Carrion Hands-on Preview

I vaguely remember Carrion when it was originally announced many years back. The game features an awesome sales pitch. As a “reverse horror” game, Carrion allows you to play as an amorphous blob of blood, organs, fangs, and chitinous claws stealthily hunting down hapless scientists in a secret laboratory.

The game disappeared from the public eye for a long time, only to suddenly resurface again with a new trailer during E3 after being picked up by everyone’s favorite insane drunken uncle of the indie game scene, Devolver Digital. Phobia Game Studio and Devolver decided to celebrate this year’s Halloween by releasing an alpha demo on Steam, and while the demo is no longer available, I’d still like to take a moment to discuss my initial impressions of this promising upcoming game.

The demo doesn’t really give players any insight into the overarching story, if such a story even exists. All that you can gleam from the demo is that you are some sort of demented blob monster of unknown origin that has just escaped from its holding cell in a secret laboratory, with no discernable motivation beyond the insatiable desire to devour the walking meat sacks that have imprisoned you.

I must admit that the game feels extremely clunky at first. The game’s controls are entirely mouse-driven, with the mouse buttons controlling the writing tentacles that cover your blood blob. You can use your tentacles to stick to any surface, interact with objects, propel yourself forward, and of course, drag defenseless scientists kicking and screaming towards your indistinguishable mass of fangs and mouths.

The initial clumsiness of the controls is mostly due to the game’s physics engine. Your horrifying form controls like what you’d expect from a blob of jelly, and you need to get used to the ranges of your tentacles and attacks.

After fumbling around for about ten minutes though, I finally got the hang of it, and soon realized that the game’s controls and physics allow you to do some pretty slick moves as you sneak through ventilation shafts and ooze down walls to pounce on patrolling guards.

You have access to some special attacks too. Initially you have a ranged attack that covers an enemy in a net of sinew, disabling them and allowing you to pull them closer. About halfway through the demo you smash open a test chamber containing more of your body, which grows your mass further.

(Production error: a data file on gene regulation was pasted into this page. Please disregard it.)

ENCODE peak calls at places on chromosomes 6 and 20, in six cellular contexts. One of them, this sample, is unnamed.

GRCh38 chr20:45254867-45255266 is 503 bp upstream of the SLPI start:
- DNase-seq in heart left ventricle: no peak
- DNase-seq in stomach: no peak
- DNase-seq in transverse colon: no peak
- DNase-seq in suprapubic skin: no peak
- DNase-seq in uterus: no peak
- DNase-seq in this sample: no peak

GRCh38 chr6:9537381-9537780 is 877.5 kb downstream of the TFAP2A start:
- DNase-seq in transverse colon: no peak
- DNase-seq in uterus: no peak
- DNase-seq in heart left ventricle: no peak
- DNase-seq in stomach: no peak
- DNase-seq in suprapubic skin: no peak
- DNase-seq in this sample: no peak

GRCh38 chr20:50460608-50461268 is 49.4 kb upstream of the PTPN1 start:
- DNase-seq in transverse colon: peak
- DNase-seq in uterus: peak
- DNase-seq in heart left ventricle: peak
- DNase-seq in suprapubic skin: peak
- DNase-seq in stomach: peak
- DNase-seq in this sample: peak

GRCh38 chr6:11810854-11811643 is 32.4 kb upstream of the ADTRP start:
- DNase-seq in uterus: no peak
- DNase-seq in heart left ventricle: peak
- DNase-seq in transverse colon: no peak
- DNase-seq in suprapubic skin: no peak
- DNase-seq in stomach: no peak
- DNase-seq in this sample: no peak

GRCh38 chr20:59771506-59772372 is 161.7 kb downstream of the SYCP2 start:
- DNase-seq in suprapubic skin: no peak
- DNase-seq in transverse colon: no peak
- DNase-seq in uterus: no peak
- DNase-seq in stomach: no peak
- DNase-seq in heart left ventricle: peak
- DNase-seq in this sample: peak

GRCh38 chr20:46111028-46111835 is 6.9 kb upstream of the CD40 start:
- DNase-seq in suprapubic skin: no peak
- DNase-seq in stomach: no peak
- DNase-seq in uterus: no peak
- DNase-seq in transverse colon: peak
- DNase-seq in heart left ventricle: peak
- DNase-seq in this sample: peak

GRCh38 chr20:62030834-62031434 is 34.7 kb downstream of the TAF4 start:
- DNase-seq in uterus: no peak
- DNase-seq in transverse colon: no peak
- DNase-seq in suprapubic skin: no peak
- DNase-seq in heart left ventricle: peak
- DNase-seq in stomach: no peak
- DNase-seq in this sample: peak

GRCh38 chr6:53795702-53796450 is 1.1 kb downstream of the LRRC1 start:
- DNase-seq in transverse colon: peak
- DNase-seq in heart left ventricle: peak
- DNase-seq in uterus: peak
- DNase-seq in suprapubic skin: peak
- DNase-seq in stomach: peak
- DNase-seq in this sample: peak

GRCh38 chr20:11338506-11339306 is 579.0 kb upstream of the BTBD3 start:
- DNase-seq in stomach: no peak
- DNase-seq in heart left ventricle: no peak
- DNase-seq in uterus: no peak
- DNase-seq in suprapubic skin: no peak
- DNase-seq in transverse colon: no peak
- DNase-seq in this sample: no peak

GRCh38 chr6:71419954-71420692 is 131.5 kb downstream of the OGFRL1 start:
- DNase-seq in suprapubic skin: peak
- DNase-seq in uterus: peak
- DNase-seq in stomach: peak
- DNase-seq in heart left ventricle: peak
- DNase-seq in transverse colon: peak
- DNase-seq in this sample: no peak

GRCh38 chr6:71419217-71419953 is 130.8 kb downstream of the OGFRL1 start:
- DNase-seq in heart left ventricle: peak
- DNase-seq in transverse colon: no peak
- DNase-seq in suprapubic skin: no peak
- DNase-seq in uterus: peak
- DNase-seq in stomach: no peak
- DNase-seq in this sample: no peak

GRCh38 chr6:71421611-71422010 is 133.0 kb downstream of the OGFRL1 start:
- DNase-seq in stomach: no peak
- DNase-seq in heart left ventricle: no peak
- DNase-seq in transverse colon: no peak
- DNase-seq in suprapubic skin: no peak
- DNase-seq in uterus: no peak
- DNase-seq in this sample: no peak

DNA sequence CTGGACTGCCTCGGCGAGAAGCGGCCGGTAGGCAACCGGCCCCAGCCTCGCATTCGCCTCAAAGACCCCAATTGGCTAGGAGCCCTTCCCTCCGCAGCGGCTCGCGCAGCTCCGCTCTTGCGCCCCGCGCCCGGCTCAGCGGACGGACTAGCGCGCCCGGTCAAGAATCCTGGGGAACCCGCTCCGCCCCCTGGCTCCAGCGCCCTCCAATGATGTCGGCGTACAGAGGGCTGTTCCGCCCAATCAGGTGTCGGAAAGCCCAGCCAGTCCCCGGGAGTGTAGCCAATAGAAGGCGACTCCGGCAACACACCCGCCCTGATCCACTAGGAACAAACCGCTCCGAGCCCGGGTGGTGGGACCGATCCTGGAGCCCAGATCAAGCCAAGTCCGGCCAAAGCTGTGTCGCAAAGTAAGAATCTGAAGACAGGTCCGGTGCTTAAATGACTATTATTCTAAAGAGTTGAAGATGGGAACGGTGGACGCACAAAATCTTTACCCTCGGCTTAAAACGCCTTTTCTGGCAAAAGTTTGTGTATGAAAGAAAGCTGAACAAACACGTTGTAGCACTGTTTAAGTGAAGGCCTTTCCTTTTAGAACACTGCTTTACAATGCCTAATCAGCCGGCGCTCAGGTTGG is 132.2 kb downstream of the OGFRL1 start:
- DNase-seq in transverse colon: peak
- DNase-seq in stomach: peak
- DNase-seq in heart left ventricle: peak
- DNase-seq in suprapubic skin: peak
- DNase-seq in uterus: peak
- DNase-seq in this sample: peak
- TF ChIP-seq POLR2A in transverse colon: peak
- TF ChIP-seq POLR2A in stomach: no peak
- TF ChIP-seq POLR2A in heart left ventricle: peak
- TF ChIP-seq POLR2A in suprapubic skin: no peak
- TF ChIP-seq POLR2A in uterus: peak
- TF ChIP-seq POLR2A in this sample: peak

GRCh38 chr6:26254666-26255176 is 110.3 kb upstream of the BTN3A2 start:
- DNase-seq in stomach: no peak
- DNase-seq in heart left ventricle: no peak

This gives you some extra health, a longer range scything attack, and your net is replaced with a lunge that dismembers enemies and smashes some objects. While you are capable of ripping apart humans with ease, Carrion is definitely more of a stealth game than an action platformer.

Losing health reduces your mass, and I can already tell that your overall size will dictate what abilities you have access to at any given time in the full game. Even a few guards with pistols can quickly chip away at your form, so you’ll need to figure out the best way to separate enemies and catch them unaware.

The androids are particularly dangerous, as they carry flamethrowers and an electrical barrier in their front arc. If you’ve ever seen The Thing, you know that flamethrowers are especially dangerous to shapeshifting blood blob monsters, and you’ll need to quickly find water to put out the fire if you are hit by them.

Worse yet, the androids can’t be consumed to regrow your mass if you are injured, on account of them being made out of metal and synthetic materials instead of the all-natural organs and tasty blood sauce a growing unholy abomination against nature needs to stay fit and healthy.

Unfortunately, the demo wasn’t more than just a small, bite-sized teaser that contained only around 20 minutes of content. Even still, the demo showcased fairly decent enemy variety and hinted at how the game’s growth mechanics will work as your make your way through the campaign.

Once you get the hang of the game’s controls, the demo for Carrion was a blast to play through. The pixel art is very detailed, and your monster looks and moves in a suitably grotesque manner.

Carrion is shaping up to be a game that gives you the satisfaction of rampaging through a secret facility as a formless abomination without making you feel so overpowered it becomes boring. Hopefully the full game can maintain this balance and pacing.

Carrion is set to release sometime next year on Windows PC, Mac, Linux (all via Steam), PS4, and Xbox One.

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Frank was a former Niche Gamer contributor.

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